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Kenyans in political storm as opposition swears in own 'president' | Coastweek

NAIROBI (Xinhua) -- Kenya National Supper Alliance (NASA) supporters hold a banner ahead of the planned "inauguration" of NASA leader Raila Odinga and Kalonzo Musyoka in Nairobi. Kenya’s main opposition party, National Super Alliance (NASA), on Tuesday "swore in" its leader Raila Odinga as "People’s President" amid jubilation from thousands of supporters who witnessed the ceremony at a public park in the capital of Nairobi. XINHUA PHOTOS - FRED MUTUNE

Kenyans in political storm as opposition swears in own 'president'

NAIROBI (Xinhua) -- Kenya on Tuesday overcame a much anticipated political storm when the main opposition party, National Super Alliance (NASA) swore in Raila Odinga as the "people’s president" in a peaceful and brief ceremony witnessed by thousands of jubilant supporters.

Odinga who took the oath of office as "president" in an event that was skipped by his co-principals reiterated his commitment to fight for greater democratic space, equality, freedom and good governance in Kenya.

His three co-principals clarified in a joint statement that they remained committed to the opposition’s quest for electoral reforms and accountable leadership despite their absence from the oath-taking ceremony.

Dressed in African themed attire, Odinga told an ecstatic crowd that his swearing in as "people’s president" fulfilled the aspirations of Kenyans yearning for greater freedoms, inclusivity and peaceful co-existence.

He told his supporters that the oath signified the opposition resolve to achieve electoral justice in the country.

Odinga became the first opposition leader to be sworn in as "parallel president" in post-independence Kenya, hence massive anxiety on the outcome of an exercise that was labeled illegal by the government.

It is not clear what the opposition leader will do next since Kenya has President Uhuru Kenyatta and his deputy, William Ruto.

Earlier on, the government banned live coverage of the oath taking ceremony by several main television stations in the country thus eliciting rebuke from rights campaigners and opposition supporters.

Nevertheless, the privately owned television stations still managed to live stream the event through their digital platforms.

Odinga who celebrated his 73rd birthday early this year managed to placate his ardent followers when he agreed to be sworn in as "people’s president" despite resistance from the state.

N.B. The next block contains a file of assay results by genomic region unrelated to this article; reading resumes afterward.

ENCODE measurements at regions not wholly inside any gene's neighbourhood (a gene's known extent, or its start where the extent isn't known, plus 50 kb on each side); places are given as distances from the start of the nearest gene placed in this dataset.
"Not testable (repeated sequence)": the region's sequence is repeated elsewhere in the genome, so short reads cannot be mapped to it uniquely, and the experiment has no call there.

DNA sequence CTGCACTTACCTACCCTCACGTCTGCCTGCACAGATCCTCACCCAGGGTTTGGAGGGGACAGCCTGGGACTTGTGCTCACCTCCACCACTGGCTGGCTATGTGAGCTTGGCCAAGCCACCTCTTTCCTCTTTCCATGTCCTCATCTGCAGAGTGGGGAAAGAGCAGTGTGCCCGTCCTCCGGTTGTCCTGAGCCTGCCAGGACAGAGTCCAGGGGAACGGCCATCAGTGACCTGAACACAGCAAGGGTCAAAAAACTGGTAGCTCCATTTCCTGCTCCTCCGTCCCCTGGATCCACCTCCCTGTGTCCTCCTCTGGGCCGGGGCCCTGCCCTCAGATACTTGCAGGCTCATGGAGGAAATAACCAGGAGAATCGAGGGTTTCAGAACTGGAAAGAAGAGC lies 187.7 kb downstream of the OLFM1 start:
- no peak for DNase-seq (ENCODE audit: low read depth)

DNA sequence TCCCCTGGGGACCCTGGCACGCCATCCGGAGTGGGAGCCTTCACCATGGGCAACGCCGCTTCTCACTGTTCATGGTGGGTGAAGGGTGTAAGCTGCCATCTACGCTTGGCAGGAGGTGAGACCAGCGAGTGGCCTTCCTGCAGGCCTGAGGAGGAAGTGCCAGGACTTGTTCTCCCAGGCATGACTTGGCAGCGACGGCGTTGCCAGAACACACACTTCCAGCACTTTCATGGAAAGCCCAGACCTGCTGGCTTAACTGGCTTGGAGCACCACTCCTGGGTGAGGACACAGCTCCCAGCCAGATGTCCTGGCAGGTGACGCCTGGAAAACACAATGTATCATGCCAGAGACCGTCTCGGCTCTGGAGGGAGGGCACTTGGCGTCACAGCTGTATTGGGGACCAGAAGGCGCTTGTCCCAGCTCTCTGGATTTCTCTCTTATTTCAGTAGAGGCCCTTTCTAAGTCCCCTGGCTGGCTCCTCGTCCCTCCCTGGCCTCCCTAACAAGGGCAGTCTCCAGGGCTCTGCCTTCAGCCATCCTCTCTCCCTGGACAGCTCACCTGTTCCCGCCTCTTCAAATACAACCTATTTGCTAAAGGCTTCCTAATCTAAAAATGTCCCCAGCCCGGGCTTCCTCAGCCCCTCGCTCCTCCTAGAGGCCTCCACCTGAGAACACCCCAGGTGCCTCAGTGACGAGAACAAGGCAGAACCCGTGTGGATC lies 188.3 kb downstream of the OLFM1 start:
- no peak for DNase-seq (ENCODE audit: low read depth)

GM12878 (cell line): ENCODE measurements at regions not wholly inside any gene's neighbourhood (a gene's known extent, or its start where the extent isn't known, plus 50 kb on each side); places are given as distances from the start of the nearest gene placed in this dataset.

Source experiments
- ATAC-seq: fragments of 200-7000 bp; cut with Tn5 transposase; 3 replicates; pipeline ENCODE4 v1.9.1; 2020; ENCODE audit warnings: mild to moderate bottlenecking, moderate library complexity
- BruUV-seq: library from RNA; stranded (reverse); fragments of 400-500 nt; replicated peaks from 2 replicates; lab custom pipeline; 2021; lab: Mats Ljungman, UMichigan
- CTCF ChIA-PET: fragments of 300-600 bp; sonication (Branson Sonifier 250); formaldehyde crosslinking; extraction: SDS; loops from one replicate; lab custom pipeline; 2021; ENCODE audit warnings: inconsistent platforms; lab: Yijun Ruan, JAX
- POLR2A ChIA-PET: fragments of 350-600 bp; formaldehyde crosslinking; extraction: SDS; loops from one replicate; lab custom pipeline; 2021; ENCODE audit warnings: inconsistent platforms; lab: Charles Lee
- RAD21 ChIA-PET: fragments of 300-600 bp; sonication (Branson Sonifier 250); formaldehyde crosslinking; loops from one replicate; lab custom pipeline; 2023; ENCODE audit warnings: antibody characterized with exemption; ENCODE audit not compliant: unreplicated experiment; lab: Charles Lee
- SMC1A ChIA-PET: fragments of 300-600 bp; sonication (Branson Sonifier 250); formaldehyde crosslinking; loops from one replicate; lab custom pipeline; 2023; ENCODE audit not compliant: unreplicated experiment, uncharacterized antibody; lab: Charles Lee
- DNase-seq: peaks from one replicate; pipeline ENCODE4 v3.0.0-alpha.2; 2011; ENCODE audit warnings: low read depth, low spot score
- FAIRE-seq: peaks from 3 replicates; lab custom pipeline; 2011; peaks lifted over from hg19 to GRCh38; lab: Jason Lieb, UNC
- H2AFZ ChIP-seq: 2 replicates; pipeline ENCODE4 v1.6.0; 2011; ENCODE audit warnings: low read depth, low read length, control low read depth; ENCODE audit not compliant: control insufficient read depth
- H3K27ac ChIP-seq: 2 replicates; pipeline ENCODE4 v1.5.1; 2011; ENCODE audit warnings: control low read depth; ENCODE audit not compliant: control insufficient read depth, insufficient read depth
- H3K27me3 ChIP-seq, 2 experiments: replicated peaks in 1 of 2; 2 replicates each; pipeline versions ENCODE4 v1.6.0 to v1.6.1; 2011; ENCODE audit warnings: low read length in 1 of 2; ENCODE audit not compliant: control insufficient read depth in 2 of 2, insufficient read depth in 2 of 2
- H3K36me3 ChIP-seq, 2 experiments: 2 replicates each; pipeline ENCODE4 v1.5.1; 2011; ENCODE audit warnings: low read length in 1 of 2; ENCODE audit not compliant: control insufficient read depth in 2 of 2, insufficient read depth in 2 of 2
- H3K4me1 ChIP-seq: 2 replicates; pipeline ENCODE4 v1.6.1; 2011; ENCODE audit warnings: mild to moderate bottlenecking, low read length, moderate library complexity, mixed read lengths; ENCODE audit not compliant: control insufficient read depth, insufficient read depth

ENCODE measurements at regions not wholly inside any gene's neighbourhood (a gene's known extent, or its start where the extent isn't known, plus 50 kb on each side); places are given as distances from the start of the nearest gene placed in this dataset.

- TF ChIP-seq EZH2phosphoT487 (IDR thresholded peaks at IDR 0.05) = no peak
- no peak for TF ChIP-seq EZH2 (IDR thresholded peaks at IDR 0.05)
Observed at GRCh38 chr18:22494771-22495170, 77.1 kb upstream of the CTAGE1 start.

Contrary to doomsday prediction by seasoned political and security experts, the opposition swearing in of their "own president" failed to produce tragic outcomes like violent confrontation with police.

The ceremony was an anticlimax since there was no bloodshed, looting and street battles that were predicted by pundits.

Experts said Odinga’s swearing-in as "people’s president" carried heavy symbolic meaning that should not be ignored by both sides of the political divide.

Herman Manyora, a Nairobi-based political analyst said the peaceful oath taking ceremony could herald a new beginning in Kenya’s political rejuvenation.

"The fact that the swearing ceremony of opposition chief as the people’s president was conducted in a peaceful environment is a confirmation that our democracy has matured hence the need for political players to seize the moment and agree to dialogue for the sake of unity and stability," Manyora said.

He lauded the government for its tactical decision to withdraw security forces from the grounds where the opposition swore in their own "president".

"It was prudent for the police to keep off a largely peaceful ceremony and prevent a dangerous altercation with opposition supporters," said Manyora.

As Kenya moves past anxieties that engulfed the country ahead of opposition swearing of their own "president", international partners urged structured dialogue among political players to promote healing and reconciliation.

The International Crisis Group, a global think tank, said in a statement that Kenyan political leaders should move away from hardline positions and engage in search for a durable solution to polarization that peaked during the last election cycle.

"Time is running short, but both sides should urgently show restraint: Odinga should call off the ceremony; President Kenyatta should agree to an audit of Kenya’s electoral authorities.

"Kenyan leaders also should consider some form of national convention to discuss reforms to lower the stakes of political competition," ICG said.

             

 

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